The International Monetary Fund (IMF) says Malawi needs to urgently address debt sustainability and resolve the misreporting to qualify for a new Extended Credit Facility (ECF) with the fund.
IMF stated the pre-requisites for the new deal in a statement issued yesterday after its Mika Saito-led team held discussions with Malawi Government officials from May 25 to June 3 2022 through hybrid and in-person meetings in Lilongwe.
Reads the IMF statement in part: “The [Malawian] authorities have requested an arrangement in the back of the protracted balance of payments problem.
“While IMF support and its catalytic role in mobilising donor support are critical at this juncture, being able to restore debt sustainability and resolving the misreporting case are pre-requisites for such support.
“While the authorities are addressing these issues, the IMF team conducted a mission to agree on macroeconomic framework, policies, and reforms.”
In the statement, Saito is quoted as having described the discussions as “positive and productive”.
She said: “We welcome the authorities’ recent steps to normalise the forex market in line with the recommendations of Article IV Consultation concluded by the IMF Executive Board in December 2021 to help to improve foreign exchange availability.
“The special audit of the official foreign exchange reserves of the Reserve Bank of Malawi [RBM] is now in the final stages. This report will form the basis for consideration of the pending misreporting of RBM Foreign Exchange Reserves by the Executive Board of the IMF.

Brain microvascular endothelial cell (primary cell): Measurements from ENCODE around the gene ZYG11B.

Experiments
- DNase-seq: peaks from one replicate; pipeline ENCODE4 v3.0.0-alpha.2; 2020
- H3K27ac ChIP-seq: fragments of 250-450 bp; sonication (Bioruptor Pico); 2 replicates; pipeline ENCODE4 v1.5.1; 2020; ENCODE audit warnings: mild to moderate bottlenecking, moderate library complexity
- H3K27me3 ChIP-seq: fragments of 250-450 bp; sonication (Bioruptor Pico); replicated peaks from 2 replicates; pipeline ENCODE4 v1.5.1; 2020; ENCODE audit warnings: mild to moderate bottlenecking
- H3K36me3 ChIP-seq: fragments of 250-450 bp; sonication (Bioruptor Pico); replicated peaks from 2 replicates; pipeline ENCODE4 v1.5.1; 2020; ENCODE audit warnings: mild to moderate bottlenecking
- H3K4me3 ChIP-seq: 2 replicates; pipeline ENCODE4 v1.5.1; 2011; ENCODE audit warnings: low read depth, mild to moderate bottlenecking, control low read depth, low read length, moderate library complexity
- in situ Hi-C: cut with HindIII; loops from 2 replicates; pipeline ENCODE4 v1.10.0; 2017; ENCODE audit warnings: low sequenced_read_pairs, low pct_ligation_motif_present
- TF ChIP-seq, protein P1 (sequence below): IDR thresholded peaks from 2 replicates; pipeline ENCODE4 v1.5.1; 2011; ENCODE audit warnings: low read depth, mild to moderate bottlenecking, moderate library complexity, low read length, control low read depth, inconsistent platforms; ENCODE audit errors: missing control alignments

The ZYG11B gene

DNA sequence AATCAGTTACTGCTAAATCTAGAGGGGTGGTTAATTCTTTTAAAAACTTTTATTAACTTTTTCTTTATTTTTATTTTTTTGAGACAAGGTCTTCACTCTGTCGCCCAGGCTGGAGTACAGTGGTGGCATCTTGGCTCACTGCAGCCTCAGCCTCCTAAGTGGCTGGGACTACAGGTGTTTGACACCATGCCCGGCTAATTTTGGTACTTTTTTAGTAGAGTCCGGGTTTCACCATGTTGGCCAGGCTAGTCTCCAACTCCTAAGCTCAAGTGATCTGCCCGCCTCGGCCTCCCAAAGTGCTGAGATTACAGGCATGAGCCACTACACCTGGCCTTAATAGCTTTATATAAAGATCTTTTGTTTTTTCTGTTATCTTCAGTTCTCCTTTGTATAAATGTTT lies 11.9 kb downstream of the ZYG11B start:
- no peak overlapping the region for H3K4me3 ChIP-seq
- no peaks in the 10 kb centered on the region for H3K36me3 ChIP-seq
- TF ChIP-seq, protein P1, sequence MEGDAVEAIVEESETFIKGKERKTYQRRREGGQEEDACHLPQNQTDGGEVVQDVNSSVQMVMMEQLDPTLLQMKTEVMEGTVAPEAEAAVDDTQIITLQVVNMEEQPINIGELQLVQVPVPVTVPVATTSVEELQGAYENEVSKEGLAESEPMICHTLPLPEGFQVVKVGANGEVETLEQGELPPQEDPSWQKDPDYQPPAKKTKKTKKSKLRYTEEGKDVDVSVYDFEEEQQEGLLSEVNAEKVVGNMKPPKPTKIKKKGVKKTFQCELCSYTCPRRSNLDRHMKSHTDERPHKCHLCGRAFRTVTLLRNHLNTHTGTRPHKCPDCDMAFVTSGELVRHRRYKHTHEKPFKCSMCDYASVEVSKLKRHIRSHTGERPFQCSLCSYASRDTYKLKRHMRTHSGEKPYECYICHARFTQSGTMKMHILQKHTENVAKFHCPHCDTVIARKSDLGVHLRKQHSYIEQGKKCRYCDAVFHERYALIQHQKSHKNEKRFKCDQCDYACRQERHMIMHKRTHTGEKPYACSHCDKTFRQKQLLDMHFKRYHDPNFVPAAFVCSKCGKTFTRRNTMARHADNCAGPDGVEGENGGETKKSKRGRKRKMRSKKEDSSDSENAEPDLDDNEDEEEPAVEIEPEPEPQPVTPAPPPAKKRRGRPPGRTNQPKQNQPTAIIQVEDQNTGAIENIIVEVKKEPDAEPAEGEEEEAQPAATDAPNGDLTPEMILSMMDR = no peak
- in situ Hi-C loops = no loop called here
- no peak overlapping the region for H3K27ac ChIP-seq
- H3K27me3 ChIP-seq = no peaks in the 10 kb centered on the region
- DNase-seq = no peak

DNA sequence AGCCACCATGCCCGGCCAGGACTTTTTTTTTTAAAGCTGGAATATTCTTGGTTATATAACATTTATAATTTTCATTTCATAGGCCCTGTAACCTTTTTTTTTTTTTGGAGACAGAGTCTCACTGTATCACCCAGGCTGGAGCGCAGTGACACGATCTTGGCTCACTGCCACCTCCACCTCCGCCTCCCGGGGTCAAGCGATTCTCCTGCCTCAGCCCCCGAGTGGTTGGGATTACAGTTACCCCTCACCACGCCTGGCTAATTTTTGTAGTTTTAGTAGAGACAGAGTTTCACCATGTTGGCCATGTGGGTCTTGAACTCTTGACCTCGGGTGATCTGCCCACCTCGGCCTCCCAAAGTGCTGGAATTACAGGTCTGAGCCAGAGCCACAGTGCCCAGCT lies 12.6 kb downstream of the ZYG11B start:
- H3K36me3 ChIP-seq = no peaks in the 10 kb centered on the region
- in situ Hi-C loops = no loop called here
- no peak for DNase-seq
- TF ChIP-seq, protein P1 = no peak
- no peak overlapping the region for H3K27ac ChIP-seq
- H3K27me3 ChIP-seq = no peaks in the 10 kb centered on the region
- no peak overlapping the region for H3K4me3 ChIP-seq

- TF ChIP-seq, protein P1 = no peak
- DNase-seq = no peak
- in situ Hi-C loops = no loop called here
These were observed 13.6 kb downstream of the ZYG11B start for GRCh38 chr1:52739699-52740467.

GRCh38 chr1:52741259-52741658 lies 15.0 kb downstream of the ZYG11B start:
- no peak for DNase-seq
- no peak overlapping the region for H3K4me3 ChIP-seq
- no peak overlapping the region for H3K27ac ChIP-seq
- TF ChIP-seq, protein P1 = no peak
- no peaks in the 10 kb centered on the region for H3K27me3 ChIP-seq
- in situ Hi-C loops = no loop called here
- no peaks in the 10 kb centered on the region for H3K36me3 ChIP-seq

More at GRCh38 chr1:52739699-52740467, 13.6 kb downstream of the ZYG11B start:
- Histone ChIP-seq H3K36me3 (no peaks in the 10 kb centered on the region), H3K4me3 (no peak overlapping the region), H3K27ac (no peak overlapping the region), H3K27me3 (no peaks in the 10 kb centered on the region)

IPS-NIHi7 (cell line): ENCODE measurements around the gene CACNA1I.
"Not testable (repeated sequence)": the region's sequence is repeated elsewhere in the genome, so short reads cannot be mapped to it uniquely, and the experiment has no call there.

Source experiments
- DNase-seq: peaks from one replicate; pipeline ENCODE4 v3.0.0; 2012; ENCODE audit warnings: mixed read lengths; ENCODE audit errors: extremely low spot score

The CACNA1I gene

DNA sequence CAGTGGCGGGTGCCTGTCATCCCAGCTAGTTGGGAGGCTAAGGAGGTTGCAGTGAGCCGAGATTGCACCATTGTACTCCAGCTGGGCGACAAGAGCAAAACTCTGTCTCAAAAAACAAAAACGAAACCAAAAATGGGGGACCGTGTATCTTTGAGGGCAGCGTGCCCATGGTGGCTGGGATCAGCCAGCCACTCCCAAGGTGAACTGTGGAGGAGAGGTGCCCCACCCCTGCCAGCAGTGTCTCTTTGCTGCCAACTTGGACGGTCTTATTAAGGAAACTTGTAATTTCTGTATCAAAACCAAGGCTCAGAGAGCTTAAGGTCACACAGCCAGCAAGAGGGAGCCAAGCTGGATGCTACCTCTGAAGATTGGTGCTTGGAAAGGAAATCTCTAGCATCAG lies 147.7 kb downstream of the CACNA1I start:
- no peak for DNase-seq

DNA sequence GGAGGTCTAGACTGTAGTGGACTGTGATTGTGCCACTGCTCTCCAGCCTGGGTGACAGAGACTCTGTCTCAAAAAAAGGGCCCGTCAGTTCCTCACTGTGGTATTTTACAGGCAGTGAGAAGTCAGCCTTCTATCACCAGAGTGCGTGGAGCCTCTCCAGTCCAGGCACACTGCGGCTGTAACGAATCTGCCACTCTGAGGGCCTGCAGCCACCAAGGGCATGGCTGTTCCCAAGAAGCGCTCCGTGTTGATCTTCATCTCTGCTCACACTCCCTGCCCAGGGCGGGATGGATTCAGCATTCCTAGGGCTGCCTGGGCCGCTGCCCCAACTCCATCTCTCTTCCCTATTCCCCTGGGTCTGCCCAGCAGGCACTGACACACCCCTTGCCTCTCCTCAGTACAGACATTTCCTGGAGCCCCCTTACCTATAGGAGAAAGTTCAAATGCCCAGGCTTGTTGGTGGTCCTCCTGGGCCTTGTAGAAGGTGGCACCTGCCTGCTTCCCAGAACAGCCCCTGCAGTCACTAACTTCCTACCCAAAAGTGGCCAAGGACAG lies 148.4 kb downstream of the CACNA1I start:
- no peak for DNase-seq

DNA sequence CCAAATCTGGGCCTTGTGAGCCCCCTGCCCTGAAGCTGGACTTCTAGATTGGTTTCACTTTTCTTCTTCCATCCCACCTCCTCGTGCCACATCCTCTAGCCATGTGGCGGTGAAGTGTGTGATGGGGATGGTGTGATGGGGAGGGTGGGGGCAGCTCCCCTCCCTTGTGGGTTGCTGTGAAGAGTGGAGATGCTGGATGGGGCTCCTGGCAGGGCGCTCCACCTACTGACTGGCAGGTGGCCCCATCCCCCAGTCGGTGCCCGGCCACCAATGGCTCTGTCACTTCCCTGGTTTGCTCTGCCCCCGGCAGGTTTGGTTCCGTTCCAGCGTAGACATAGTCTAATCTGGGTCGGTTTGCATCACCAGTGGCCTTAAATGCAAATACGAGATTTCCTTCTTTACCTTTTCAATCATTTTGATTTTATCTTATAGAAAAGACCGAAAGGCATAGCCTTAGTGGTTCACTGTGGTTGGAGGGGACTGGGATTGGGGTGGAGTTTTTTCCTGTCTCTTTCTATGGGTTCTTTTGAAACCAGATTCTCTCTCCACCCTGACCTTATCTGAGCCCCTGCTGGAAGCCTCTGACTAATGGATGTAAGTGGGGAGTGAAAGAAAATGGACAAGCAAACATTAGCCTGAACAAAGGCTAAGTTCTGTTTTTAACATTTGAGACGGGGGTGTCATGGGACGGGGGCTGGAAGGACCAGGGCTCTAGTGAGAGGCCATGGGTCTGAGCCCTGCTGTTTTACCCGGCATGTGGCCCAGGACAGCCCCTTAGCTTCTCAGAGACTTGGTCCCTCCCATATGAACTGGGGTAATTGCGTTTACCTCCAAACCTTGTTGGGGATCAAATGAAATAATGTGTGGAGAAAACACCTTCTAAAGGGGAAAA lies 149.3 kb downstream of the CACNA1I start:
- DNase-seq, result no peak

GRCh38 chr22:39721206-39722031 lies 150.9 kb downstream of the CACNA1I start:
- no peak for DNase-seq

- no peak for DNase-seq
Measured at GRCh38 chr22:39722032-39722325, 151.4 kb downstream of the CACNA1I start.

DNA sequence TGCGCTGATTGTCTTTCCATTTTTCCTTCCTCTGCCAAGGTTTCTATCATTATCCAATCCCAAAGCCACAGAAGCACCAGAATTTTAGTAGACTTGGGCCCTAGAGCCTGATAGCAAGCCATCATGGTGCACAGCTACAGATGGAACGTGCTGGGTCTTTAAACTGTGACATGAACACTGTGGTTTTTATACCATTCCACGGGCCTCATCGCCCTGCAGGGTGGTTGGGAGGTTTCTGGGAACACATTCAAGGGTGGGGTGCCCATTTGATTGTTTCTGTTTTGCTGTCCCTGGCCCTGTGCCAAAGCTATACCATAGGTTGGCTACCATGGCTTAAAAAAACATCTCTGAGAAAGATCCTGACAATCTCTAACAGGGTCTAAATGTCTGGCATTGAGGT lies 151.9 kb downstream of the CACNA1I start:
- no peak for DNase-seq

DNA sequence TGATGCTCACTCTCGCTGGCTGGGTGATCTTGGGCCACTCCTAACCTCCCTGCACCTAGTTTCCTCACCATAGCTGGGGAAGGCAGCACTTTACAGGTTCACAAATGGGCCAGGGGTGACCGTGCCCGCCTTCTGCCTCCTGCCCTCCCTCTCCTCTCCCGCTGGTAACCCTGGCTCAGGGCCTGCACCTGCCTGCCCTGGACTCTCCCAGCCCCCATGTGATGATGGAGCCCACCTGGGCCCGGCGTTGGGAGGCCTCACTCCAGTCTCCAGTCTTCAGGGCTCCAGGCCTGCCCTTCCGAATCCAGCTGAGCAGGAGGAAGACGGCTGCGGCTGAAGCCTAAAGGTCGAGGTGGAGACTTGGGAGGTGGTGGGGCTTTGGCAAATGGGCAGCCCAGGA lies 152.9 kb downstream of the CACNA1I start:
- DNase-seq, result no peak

“The authorities have engaged a debt adviser to support their efforts in addressing Malawi’s unsustainable public debt. As this work progresses, the discussions with the authorities will resume towards a staff-level agreement.”
Malawi is seeking a new ECF after cancelling the previous arrangement in September 2020, thereby forfeiting $70 million. The Nation established that total access under the cancelled three-year ECF was about $145 million which included the initial resource envelope of about $112.3 million approved in April 2018 plus $40 million under Augmentation of Access approved in November 2019.
Briefing the media in Lilongwe yesterday, Minister of Finance and Economic Affairs Sosten Gwengwe said the IMF has taken the issue of misreporting seriously such that the Malawi Government pleaded that “it will never happen again”.
He said he was positive the IMF will grant Malawi the new four-year ECF when its executive board meets in mid-July this year.
The minister said the first leg of the negotiations with the fund, which is key in determining the success of the programme, was to agree on structuring of the programme parameters, including the macroeconomic framework for the next four years.
Said Gwengwe: “However, conclusion of our negotiations with the IMF for a new programme is dependent on the finalisation of the special audit on foreign exchange transactions and misreporting that happened at the Reserve Bank of Malawi during the period 2018 to 2020.
“The misreporting case is taken seriously by the IMF because Malawi was giving false information to the IMF in order for the fund to disburse balance of payment support.”